Measuring Psychological Resilience in US Military Veterans


Research Paper Title

Psychological resilience in U.S. military veterans: A 2-year, nationally representative prospective cohort study.

Background

Although many cross-sectional studies have examined the correlates of psychological resilience in U.S. military veterans, few longitudinal studies have identified long-term predictors of resilience in this population.

Methods

The current prospective cohort study utilised data from a nationally representative sample of 2157 U.S. military veterans who completed web-based surveys in two waves (2011 and 2013) as part of the National Health and Resilience in Veterans Study (NHRVS). Cluster analysis of cumulative lifetime exposure to potentially traumatic events and Wave 2 measures of current symptoms of post-traumatic stress, major depressive, and generalised anxiety disorders was performed to characterise different profiles of current trauma-related psychological symptoms. Different profiles were compared with respect to sociodemographic, clinical, and psychosocial characteristics.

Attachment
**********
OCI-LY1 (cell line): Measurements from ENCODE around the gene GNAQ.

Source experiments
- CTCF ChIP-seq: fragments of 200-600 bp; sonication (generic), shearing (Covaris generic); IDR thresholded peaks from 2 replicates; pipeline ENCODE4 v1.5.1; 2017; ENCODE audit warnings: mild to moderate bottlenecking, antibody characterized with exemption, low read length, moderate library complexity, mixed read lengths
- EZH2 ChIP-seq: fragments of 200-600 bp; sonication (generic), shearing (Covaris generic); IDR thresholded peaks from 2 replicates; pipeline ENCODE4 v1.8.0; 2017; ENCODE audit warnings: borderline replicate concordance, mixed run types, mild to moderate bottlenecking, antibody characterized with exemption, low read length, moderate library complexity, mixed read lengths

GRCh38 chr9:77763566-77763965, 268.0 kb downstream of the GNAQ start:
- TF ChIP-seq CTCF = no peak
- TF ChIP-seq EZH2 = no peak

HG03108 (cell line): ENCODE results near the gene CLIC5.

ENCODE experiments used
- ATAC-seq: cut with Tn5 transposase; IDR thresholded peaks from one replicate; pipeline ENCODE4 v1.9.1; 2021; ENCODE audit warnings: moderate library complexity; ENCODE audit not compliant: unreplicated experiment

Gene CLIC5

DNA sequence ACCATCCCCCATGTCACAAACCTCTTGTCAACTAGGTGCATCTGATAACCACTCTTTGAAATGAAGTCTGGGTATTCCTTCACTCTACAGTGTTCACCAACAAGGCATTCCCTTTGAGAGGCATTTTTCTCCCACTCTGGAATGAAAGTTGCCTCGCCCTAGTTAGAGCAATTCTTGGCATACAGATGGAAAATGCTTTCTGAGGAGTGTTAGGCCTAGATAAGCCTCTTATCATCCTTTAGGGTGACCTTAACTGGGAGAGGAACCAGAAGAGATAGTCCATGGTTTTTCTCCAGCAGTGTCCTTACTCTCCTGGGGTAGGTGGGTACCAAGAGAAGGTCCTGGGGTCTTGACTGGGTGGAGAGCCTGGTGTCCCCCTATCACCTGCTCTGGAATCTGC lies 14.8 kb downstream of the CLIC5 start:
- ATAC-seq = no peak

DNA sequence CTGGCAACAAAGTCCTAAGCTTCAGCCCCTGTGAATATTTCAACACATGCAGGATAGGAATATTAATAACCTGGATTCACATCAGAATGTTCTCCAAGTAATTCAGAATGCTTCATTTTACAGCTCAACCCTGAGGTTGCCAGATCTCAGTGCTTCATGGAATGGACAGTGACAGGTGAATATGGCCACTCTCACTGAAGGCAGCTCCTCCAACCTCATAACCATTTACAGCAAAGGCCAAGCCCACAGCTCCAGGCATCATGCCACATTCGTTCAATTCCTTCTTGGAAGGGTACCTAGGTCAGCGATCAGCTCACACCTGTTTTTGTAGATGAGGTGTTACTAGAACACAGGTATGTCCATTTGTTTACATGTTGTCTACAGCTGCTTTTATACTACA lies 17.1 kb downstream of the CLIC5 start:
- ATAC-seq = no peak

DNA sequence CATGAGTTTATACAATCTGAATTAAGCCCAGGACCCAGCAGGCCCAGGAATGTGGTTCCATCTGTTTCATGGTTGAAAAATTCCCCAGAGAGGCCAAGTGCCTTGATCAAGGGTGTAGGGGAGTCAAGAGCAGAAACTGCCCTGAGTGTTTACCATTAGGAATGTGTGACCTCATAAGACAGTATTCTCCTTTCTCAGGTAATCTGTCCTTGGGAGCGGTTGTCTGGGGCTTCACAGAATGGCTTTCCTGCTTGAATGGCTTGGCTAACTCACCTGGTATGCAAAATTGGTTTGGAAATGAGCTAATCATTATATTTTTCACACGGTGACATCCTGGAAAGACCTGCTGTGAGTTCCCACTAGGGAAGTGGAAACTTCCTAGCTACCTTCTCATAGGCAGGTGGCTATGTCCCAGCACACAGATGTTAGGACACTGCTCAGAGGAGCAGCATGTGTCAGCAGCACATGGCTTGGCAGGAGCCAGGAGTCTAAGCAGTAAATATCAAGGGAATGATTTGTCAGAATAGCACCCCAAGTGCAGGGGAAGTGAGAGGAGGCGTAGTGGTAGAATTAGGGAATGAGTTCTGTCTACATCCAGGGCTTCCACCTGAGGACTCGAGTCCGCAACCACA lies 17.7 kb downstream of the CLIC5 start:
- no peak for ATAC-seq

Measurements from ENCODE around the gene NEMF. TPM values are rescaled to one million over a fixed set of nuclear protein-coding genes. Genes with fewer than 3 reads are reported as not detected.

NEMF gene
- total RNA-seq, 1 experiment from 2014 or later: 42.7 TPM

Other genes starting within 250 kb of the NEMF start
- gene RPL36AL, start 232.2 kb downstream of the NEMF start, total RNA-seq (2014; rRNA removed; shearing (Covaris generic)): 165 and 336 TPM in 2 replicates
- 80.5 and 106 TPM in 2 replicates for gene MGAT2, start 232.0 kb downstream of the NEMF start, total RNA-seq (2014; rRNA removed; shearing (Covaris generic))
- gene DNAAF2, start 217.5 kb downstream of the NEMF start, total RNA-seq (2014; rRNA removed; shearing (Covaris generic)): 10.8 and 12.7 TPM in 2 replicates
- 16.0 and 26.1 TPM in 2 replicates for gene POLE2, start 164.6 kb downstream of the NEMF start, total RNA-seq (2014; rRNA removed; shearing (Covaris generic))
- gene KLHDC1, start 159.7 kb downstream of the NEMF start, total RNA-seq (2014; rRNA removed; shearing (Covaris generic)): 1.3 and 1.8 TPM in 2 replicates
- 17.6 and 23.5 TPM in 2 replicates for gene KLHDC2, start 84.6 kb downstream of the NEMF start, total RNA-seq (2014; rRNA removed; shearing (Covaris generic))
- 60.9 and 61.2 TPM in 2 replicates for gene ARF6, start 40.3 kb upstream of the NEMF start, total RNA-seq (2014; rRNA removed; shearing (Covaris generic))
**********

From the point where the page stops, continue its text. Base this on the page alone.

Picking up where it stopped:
Results

A three-group cluster analysis revealed a Control group with low lifetime trauma exposure and low current psychological distress (59.5%), a Resilient group with high lifetime trauma and low current distress (27.4%), and a Distressed group with both high trauma exposure and current distress symptoms (13.1%).

Conclusions

These results suggest that the majority of trauma-exposed veterans (67.7%) are psychologically resilient. Compared with the Distressed group, the Resilient group was younger, more likely to be Caucasian, and scored lower on measures of physical health difficulties, past psychiatric history, and substance abuse. Higher levels of emotional stability, extraversion, dispositional gratitude, purpose in life, and altruism, and lower levels of openness to experiences predicted resilient status. Prevention and treatment efforts designed to enhance modifiable factors such as gratitude, sense of purpose, and altruism may help promote resilience in highly trauma-exposed veterans.

Reference

Isaacs, K., Mota, N.P., Tsai, J., Harpaz-Rotem, I., Cook, J.M., Kirwin, P.D., Krystal, J.H., Southwick, S.M. & Pietrzak, R.H. (2016) Psychological Resilience in U.S. Military Veterans: A 2-year, Nationally Representative Prospective Cohort Study. Journal of Psychiatric Research. 2016 Oct 22;84:301-309. doi: 10.1016/j.jpsychires.2016.10.017. [Epub ahead of print].

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